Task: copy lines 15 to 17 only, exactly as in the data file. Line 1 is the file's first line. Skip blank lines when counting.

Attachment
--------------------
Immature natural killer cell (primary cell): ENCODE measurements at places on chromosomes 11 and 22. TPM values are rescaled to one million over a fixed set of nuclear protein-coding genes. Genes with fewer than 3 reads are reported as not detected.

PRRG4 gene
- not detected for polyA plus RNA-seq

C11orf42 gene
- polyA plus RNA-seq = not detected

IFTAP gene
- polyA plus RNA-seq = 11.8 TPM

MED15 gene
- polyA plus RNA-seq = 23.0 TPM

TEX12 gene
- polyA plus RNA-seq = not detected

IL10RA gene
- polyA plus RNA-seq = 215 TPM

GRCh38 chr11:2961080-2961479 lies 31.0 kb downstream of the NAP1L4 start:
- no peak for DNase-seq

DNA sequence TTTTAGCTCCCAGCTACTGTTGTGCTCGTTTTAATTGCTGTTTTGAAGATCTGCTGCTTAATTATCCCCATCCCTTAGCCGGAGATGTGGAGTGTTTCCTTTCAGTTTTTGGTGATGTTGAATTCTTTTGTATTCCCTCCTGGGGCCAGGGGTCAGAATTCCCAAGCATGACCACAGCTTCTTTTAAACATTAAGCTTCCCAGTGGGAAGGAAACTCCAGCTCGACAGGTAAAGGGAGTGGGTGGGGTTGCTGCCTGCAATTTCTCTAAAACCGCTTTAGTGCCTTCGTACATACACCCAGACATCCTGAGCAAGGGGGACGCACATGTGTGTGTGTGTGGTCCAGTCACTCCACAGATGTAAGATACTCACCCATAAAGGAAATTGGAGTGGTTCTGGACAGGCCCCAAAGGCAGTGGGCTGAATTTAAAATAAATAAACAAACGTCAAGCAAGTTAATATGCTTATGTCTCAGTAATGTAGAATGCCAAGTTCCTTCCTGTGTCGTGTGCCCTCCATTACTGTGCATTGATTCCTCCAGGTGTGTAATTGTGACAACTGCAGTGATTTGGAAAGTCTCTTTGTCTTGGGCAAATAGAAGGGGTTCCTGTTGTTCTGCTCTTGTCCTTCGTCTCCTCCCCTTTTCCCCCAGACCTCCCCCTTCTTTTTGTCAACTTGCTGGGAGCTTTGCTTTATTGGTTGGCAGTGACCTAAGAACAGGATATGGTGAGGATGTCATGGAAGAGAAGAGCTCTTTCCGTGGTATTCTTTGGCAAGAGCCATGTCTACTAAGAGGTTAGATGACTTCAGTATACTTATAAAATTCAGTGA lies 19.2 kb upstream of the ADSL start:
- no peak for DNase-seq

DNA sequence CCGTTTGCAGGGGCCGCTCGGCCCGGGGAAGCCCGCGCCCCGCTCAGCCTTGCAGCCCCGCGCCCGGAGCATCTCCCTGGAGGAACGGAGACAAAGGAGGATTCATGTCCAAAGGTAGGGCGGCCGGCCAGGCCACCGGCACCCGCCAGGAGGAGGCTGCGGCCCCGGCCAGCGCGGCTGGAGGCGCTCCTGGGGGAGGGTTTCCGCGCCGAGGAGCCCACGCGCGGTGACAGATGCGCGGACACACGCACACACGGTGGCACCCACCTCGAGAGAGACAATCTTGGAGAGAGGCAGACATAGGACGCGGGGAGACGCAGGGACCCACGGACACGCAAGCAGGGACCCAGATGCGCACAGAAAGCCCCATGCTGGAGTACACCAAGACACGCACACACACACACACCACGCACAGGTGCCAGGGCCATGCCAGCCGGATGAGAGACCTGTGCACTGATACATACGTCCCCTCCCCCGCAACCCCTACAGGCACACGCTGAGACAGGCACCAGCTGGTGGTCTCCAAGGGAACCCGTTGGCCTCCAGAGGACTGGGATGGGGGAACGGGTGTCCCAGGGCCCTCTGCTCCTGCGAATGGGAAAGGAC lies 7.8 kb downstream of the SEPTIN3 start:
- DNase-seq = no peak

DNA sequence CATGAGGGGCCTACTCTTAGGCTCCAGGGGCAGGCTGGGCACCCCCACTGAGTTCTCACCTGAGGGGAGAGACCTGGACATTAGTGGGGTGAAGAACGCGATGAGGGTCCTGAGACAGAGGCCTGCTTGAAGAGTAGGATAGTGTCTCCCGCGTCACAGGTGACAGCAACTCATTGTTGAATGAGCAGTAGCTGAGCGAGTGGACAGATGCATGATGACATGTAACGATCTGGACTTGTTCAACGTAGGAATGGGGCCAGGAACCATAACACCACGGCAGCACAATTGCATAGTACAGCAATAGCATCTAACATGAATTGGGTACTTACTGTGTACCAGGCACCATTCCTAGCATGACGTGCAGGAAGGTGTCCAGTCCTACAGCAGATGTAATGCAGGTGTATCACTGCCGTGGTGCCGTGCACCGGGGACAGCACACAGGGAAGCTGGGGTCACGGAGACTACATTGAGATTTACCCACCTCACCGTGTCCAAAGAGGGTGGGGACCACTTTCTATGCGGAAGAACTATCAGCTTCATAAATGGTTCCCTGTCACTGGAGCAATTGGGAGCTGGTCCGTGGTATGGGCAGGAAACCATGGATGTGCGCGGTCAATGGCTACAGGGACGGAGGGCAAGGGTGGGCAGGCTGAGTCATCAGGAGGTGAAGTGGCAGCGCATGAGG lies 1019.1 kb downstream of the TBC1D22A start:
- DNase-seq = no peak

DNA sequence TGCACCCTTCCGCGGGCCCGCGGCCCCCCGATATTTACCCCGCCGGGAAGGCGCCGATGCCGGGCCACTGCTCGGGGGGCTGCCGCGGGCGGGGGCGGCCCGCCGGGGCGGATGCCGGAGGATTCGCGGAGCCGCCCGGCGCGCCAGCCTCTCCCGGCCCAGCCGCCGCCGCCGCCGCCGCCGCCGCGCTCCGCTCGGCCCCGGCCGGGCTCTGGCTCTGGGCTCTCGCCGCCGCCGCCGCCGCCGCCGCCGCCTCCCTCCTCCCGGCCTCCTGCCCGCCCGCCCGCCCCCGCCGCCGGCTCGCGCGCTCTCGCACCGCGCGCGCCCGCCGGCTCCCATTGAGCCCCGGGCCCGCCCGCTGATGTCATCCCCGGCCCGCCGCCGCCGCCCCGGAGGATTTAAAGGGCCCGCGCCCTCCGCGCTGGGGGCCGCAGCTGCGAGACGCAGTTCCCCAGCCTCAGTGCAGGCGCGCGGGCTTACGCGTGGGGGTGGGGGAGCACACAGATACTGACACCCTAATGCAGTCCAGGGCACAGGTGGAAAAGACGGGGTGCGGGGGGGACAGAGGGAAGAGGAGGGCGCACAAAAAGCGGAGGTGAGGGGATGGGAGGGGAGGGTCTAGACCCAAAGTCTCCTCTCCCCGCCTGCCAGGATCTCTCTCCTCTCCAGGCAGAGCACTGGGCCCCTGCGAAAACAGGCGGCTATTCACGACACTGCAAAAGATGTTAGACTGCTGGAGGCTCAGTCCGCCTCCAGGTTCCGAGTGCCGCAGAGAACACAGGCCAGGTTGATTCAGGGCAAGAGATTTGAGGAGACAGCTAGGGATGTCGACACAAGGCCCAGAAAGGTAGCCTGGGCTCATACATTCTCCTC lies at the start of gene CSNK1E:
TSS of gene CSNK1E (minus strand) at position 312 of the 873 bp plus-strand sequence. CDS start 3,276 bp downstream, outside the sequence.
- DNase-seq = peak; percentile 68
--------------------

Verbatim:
- no peak for DNase-seq

DNA sequence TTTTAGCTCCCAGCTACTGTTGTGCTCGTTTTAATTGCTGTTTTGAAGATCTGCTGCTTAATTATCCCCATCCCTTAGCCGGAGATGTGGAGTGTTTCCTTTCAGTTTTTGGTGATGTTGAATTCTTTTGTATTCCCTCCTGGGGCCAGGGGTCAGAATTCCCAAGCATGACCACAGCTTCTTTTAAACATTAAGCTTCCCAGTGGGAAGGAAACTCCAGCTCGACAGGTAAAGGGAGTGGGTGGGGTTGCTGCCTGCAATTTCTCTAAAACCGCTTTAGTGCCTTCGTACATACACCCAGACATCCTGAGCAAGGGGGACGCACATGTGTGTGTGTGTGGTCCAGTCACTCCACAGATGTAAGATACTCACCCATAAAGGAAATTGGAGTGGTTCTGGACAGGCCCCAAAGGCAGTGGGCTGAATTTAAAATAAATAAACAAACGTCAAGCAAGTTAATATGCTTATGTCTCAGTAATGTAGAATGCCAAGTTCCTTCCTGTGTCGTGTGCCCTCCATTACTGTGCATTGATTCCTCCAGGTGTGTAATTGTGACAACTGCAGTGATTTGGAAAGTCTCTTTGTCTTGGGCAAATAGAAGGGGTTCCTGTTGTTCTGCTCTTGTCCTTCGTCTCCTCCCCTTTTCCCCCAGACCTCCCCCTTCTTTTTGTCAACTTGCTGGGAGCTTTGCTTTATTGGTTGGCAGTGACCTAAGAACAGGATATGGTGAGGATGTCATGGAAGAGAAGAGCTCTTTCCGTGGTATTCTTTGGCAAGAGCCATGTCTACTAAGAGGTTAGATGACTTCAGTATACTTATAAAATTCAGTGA lies 19.2 kb upstream of the ADSL start:
- no peak for DNase-seq